They average seven to nine meetings, including leader meetings, leader interviews, and staff meetings. Approximately 15 percent of their time is spent in administrative duties, such as weekly reports, documenting meeting notes, scheduling meetings with leaders, and other duties as assigned.

Does North Point have a website where I can learn more about North Point’s philosophy and opportunities for small groups?

We are constantly adding information to our website, but our most current information is on the following sites:

Does North Point have any leader training materials that I can purchase?

Bill Willits and Andy Stanley have written a book called Creating Community. It outlines North Point’s philosophy on groups. We’re in the process of making other aspects of our training available, but none are completed at this time.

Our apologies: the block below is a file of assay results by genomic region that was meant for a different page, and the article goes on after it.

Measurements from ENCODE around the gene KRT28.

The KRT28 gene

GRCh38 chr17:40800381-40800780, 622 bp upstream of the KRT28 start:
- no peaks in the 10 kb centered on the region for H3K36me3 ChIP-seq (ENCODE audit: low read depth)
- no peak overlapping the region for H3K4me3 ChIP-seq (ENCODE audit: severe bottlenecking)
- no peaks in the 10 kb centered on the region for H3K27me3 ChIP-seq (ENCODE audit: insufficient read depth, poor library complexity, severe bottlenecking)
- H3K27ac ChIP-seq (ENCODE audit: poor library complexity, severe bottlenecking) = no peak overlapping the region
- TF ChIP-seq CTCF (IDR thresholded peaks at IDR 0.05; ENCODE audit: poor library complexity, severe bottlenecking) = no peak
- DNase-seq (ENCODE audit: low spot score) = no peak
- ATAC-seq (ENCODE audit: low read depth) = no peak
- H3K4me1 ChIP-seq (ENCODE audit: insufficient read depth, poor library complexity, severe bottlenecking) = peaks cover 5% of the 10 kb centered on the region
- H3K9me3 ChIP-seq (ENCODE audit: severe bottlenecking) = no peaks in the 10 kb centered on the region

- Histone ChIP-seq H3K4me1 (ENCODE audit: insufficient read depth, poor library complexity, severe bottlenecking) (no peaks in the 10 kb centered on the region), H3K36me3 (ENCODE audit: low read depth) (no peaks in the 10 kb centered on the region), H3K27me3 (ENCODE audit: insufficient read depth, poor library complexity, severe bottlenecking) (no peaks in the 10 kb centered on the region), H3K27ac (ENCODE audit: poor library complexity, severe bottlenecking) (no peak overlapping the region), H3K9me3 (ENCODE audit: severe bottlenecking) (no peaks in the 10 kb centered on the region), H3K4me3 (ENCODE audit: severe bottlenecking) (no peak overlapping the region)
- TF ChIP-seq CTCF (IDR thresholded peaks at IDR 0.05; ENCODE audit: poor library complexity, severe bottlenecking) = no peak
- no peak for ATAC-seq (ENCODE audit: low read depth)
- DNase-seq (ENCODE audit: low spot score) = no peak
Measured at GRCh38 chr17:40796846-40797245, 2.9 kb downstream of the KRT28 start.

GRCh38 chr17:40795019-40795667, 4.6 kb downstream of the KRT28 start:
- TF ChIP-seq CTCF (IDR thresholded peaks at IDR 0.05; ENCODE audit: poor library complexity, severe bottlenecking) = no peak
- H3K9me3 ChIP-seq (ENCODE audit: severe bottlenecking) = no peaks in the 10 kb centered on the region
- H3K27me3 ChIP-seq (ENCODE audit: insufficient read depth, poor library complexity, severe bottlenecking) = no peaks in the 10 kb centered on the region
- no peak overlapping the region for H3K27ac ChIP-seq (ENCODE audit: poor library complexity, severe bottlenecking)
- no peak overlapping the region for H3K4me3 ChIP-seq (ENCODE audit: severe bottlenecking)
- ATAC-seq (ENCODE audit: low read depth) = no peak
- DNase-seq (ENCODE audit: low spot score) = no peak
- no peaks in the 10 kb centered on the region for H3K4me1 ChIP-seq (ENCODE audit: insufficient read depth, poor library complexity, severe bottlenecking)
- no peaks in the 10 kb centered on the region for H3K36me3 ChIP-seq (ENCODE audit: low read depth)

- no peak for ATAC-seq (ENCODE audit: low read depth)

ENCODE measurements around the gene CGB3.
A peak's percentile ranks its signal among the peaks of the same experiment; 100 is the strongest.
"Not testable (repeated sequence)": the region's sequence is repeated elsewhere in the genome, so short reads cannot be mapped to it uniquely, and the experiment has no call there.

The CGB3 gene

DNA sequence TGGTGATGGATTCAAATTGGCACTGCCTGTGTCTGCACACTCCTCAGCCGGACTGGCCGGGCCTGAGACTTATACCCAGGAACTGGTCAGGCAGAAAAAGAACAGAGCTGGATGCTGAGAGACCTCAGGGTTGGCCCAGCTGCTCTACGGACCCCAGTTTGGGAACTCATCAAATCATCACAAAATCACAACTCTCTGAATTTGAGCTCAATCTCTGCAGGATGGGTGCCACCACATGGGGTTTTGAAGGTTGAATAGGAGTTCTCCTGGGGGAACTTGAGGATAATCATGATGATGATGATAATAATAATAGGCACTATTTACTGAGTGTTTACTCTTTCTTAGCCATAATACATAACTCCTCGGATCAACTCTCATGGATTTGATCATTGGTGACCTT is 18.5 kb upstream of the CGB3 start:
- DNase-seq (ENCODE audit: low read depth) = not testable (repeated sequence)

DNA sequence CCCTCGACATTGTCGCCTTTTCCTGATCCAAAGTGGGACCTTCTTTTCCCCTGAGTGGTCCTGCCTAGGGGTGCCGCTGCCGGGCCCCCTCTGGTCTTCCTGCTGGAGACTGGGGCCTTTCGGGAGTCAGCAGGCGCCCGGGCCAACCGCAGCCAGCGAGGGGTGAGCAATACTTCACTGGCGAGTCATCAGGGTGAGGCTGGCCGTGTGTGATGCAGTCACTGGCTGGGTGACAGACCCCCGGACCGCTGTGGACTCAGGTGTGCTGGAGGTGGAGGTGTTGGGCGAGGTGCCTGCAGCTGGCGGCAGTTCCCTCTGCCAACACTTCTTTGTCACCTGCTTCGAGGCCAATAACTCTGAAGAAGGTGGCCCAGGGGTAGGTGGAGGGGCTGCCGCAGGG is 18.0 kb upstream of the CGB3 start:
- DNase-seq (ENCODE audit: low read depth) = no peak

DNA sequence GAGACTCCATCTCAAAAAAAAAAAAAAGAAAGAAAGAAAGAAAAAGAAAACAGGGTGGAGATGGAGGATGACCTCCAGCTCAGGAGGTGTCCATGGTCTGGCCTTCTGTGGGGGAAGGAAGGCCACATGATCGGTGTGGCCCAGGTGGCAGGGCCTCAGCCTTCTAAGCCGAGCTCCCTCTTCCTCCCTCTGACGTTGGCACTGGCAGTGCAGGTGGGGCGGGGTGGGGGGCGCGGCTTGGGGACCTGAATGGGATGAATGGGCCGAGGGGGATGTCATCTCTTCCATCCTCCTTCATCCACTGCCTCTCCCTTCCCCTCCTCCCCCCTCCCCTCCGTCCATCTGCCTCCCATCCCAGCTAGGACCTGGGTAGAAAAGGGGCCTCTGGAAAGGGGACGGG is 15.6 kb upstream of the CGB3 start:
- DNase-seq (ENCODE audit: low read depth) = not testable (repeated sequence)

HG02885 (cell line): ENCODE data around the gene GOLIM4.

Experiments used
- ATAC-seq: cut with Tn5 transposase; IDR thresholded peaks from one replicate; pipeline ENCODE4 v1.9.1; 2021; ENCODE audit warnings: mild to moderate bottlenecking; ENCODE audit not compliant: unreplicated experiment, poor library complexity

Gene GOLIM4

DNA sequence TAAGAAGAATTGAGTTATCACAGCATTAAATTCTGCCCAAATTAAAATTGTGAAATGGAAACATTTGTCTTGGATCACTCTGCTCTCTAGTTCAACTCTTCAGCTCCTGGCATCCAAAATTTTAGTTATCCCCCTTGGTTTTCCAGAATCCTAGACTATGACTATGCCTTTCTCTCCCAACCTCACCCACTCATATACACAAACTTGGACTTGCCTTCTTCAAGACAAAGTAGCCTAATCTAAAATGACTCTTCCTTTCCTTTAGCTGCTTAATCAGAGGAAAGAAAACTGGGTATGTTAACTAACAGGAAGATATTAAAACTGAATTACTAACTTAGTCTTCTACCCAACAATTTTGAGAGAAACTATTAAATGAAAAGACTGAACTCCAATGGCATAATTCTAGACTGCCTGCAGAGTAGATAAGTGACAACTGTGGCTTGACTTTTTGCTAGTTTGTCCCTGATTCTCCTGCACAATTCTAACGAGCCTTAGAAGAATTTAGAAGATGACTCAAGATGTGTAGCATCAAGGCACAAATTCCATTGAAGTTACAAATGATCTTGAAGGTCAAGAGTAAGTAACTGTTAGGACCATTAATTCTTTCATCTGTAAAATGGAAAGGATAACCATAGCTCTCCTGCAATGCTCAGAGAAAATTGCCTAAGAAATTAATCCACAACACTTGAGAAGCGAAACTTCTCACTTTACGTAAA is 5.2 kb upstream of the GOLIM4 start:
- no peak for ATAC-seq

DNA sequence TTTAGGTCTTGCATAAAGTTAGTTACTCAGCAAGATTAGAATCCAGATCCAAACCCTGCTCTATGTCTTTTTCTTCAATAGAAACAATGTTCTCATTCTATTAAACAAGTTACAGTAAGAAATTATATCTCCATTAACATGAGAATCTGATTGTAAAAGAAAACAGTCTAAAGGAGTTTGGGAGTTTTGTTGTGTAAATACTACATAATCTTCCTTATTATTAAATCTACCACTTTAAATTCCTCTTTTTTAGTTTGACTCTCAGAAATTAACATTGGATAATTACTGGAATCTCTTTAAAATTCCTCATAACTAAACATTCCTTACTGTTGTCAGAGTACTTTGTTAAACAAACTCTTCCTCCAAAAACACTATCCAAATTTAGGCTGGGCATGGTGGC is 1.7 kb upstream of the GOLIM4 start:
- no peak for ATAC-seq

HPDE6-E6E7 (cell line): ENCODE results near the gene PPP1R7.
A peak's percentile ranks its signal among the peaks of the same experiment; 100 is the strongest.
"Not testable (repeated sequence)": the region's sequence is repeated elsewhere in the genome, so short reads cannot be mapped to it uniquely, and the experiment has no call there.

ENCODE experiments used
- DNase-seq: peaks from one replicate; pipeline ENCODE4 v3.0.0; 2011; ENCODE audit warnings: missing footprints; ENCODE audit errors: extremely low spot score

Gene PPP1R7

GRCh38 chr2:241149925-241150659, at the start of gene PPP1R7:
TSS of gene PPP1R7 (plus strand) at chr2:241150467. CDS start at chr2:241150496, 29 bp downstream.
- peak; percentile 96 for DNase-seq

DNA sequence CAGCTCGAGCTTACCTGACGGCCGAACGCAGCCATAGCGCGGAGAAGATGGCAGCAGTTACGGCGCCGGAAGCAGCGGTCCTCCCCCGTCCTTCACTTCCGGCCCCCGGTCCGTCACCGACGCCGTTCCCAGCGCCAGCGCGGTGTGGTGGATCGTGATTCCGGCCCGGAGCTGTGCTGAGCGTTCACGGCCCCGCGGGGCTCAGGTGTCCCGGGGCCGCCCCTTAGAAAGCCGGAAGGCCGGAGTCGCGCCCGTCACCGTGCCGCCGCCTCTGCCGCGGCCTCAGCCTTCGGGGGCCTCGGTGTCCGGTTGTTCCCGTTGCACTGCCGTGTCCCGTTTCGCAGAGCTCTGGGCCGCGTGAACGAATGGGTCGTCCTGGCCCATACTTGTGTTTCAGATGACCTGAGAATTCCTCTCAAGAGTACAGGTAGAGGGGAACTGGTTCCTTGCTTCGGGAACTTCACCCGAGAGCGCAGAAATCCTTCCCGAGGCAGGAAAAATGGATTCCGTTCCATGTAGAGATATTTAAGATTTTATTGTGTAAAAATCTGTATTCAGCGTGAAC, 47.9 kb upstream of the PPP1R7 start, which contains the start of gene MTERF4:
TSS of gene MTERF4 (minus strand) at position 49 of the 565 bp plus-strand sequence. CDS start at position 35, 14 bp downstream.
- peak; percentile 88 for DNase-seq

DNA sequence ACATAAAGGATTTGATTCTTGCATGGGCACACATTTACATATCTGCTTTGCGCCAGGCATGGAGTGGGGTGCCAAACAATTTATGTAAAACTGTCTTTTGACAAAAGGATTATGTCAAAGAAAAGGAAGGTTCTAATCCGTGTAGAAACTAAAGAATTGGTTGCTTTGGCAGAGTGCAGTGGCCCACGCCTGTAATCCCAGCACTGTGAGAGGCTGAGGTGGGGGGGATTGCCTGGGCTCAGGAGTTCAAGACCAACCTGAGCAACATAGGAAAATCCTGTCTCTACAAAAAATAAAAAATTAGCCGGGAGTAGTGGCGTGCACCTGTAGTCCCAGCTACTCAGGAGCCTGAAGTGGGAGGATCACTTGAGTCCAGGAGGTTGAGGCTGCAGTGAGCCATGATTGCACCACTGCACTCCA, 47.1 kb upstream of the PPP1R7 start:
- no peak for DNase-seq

Can North Point provide guidance for churches that desire to move from a Sunday school environment to small groups?

Moving from a Sunday school environment to a small groups environment can be challenging. For us, small groups aren’t an add-on. They’re how we do ministry. We’ve resisted the urge to be everything to all people and have chosen to stay focused on implementing one simple strategy. The best direction we can provide a church that wants to move from a Sunday school environment to a culture of small groups is two-fold: 1) Don’t have multiple strategies, and 2) Make sure that those in staff leadership support your strategy and are willing to say no to good things that are not in alignment with it.

To assist you in the process, we would suggest reading Creating Community by Bill Willits and Andy Stanley. Pay special attention to Parts II and III entitled “Leaders Need Clarity” and “Churches Need Strategy.”